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Quilt is coming back to county after turning up 89 years later


QUILT QUEST – Rachel Short, of Lexington, and her daughter, Beth Williams, of Campton, hold a photo of part of a friendship quilt made at Seco in 1932 and discovered in a house in North Carolina. The quilt is being returned to Letcher County after being gone 89 years. (Photo by Sam Adams)

QUILT QUEST – Rachel Short, of Lexington, and her daughter, Beth Williams, of Campton, hold a photo of part of a friendship quilt made at Seco in 1932 and discovered in a house in North Carolina. The quilt is being returned to Letcher County after being gone 89 years. (Photo by Sam Adams)

It’s a long way from Seco, Kentucky, to Gastonia, North Carolina, and back.

For a friendship quilt, it can take 89 years. But it’s coming home now, not to Seco, but to the family of one of the women whose name is stitched across the patchworked Grandmother’s Fan pattern.

No one knows for sure how the quilt made it from the Seco Women’s Mission Society to Gastonia, but it’s coming back courtesy of two octogenarians, friends since ninth grade, who set out to solve a mystery. And that mystery led one of them, 83-year-old Rachel Short of Lexington, to come into the newspaper office Friday with her daughter, Beth Williams, who lives in Campton.

“I have lived in Lexington since 1963, but I’m originally from Gastonia, North Carolina,” Mrs. Short said. “One of my friends moved into her house in Gastonia in 1964.”

That friend, 85-year-old Irene Bivens, was just 28 when she and her family moved into the house on New Hope Road.

“It’s not but 1,350 square feet. It’s not that big, but it did have a nice stairway in the hall and an attic,” Mrs. Bivens said.

And in the attic was an iron bed with a quilt – The Quilt – spread out on it. Mrs. Bivens didn’t have time to think much on how it got there or where it came from.

“I moved in here with my husband and a one-year-old child and a four-year-old child, and I had a fulltime job, and I just forgot about it,” she said.

Jump ahead 57 years, and the then one-year-old Terri wanted her grandmother’s trunk from the attic to take to her home in Virginia. When she opened it up, there was the quilt sealed up in a plastic bag. She took it out, and embroidered on each fan blade in the quilt pattern were names. Lots of names – about 84, though some of the names appear to include multiple names, perhaps of families who lived in Seco at the time.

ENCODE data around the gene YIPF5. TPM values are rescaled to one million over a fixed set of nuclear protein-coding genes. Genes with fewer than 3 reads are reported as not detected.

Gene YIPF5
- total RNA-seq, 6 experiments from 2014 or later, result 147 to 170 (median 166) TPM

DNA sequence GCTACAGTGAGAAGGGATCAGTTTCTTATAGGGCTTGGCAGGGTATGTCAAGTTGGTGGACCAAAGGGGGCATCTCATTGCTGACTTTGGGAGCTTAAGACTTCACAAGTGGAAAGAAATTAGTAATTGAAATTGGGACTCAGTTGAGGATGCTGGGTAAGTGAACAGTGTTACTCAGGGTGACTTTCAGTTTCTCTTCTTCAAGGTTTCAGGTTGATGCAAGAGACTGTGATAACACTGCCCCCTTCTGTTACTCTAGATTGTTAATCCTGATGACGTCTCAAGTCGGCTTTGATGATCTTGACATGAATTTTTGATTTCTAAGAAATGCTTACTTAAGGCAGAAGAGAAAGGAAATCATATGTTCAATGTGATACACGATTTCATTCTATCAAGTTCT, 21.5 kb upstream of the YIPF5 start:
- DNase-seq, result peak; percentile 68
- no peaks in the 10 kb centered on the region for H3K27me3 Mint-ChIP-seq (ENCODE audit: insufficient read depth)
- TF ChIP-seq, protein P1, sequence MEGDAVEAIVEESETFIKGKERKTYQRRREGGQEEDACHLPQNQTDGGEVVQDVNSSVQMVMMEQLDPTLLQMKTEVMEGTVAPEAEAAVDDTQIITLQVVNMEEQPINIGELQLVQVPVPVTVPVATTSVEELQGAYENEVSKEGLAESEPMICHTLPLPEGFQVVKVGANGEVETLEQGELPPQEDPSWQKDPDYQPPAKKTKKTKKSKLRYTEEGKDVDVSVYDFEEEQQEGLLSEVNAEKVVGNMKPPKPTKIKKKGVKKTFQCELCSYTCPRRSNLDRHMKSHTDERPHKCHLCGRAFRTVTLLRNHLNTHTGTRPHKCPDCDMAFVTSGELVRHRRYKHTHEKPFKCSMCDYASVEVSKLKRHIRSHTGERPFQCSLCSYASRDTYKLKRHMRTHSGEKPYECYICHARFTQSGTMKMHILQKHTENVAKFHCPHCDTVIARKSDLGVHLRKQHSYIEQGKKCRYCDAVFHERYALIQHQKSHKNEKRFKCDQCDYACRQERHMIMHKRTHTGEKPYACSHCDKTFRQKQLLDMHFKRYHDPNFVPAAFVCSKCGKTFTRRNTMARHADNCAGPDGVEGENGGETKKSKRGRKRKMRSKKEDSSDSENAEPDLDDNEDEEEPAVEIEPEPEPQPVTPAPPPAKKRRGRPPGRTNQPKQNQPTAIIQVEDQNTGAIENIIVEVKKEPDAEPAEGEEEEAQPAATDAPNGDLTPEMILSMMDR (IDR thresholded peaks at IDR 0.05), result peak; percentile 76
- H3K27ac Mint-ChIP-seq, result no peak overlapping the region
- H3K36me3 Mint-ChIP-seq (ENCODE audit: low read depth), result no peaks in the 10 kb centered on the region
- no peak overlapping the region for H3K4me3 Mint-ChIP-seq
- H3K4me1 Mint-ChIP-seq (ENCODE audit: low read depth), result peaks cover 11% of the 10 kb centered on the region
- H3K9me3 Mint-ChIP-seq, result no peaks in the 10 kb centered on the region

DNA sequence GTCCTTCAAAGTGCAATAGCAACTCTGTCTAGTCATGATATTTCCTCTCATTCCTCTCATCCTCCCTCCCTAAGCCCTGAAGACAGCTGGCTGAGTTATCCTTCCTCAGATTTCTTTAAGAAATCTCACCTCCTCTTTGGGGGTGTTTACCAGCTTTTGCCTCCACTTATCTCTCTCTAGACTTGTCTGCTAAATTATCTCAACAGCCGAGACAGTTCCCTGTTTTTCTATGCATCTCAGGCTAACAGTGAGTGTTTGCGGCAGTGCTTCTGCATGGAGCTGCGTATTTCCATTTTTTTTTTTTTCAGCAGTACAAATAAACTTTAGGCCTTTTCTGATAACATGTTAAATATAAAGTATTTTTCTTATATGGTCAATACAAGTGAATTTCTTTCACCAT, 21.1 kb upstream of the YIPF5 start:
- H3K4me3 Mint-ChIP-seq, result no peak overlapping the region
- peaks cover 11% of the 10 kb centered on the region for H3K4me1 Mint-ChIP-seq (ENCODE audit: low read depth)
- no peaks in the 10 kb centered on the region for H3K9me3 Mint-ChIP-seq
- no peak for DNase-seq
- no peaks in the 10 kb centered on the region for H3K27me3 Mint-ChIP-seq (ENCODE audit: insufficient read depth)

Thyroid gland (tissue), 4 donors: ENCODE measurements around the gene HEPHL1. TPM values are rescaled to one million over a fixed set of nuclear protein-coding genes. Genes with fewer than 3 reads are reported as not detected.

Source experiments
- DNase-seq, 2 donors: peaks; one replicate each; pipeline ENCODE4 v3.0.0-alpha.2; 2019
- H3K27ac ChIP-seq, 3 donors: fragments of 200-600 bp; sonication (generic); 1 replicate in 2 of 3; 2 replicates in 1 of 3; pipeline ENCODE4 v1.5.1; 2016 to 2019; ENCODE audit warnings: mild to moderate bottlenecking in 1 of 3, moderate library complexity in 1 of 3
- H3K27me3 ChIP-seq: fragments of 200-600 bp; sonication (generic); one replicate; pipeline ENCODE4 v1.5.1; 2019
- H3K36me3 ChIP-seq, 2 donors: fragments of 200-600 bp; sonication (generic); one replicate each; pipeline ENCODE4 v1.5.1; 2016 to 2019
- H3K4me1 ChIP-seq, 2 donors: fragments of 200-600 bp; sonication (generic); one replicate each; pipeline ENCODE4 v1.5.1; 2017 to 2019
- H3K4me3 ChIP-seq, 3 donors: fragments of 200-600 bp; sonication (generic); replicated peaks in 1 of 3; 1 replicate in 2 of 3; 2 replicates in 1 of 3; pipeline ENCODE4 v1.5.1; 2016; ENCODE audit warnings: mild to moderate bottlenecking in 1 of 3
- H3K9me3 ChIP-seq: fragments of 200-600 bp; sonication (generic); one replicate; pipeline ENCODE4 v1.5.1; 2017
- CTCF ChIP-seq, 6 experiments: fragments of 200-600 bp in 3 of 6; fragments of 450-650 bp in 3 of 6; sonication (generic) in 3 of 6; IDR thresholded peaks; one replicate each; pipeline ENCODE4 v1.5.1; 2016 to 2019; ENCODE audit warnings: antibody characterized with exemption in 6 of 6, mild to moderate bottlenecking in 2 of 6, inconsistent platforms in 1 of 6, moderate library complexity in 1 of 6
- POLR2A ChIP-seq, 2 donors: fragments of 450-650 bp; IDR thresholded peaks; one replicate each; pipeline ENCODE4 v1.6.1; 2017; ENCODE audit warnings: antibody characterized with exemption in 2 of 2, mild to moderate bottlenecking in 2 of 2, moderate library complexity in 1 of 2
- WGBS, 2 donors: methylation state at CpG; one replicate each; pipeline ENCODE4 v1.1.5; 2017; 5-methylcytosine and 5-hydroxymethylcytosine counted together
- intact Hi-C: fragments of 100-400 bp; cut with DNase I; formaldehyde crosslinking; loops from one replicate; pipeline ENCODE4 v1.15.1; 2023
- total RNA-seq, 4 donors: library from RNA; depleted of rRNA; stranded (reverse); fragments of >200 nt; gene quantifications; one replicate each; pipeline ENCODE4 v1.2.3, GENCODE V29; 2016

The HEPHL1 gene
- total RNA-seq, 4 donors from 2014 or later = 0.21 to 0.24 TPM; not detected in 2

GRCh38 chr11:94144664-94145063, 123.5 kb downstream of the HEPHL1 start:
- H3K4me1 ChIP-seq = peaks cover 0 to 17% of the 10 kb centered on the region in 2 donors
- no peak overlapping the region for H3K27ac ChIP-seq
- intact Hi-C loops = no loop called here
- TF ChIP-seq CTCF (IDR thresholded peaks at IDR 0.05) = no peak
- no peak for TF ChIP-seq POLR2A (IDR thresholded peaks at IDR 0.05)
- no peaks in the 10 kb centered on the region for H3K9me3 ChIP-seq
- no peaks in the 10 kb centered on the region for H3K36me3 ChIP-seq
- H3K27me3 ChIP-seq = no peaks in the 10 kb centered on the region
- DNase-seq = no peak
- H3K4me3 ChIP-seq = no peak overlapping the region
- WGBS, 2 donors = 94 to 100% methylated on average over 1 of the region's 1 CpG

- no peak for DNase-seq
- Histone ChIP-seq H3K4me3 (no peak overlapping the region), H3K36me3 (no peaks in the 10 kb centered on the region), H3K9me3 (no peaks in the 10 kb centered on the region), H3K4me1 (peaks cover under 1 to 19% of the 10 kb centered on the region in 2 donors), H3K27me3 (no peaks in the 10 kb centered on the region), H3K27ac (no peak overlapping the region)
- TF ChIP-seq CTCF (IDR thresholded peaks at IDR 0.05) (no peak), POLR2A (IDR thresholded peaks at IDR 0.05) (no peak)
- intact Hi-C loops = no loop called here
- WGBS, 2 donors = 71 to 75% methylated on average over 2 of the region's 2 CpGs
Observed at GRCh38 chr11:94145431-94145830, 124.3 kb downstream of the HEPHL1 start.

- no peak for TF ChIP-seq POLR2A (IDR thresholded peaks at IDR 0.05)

And there was a date – November 4, 1932 – and a place name. Mrs. Bivens had no idea where Seco, Kentucky, was, but there was Mrs. Short, her friend since 9th grade, her roommate when the two worked at the Navy Department in Washington, D.C. She lives in Kentucky, so Mrs. Bivens called her, and the two Nancy Drews (plus one, Mrs. Short’s daughter) started digging.

Mrs. Short found out that Seco is in Letcher County by reading about it on the Internet. She didn’t know where Letcher County is, but her daughter did. Ms. Williams works for the Kentucky Division of Forestry and had been here fighting forest fires. The two got in the car and drove to Seco last week. They toured the old Southeast Coal Company bathhouse and talked with artist and musician Debbie Tuggle, showing her the list of names transcribed from the quilt. She didn’t recognize the first names, but one last name did ring a bell. Lucille Gish.

She told the two visitors that the publisher of The Mountain Eagle is Ben Gish and he might know who Lucille was. He did. She was his grandmother.

Now the two are plotting a way to get the quilt back to him, since they have been unable to find the person who built the Bivens’s home.

“She feels real strongly that that quilt should be back in Kentucky,” Mrs. Short said.

And Gish, who was out of town when the two arrived, was happy to accept it.

“I will treasure it,” he said.

Just as Mrs. Bivens and Mrs. Short had hoped.

But their taste for detective work has been whetted by the search. The quilt may be on its way back to Kentucky, but there are still mysteries to solve. Clarence Lee Jones built the house in Gastonia in 1951, but little else is known other than that he sold the house to Truman Martin about 1962. The Bivens family bought it from him, but he had never lived in it. He rented it for two years to a woman with two children, but they don’t know her name now and don’t think she would have been the one who left the quilt. They assume it was Jones because he was said to have moved around quite a bit.

Old public records and city directories show he married Dorothy Dodge in 1948 in Mecklenburg, N.C. He worked as a construction worker for Duke Power and lived in the house on what was then Lower Dallas Road until at least 1960. What happened to him before and after still isn’t known.

But one day it may be. Rachel Short and Irene Bivens are on the case.

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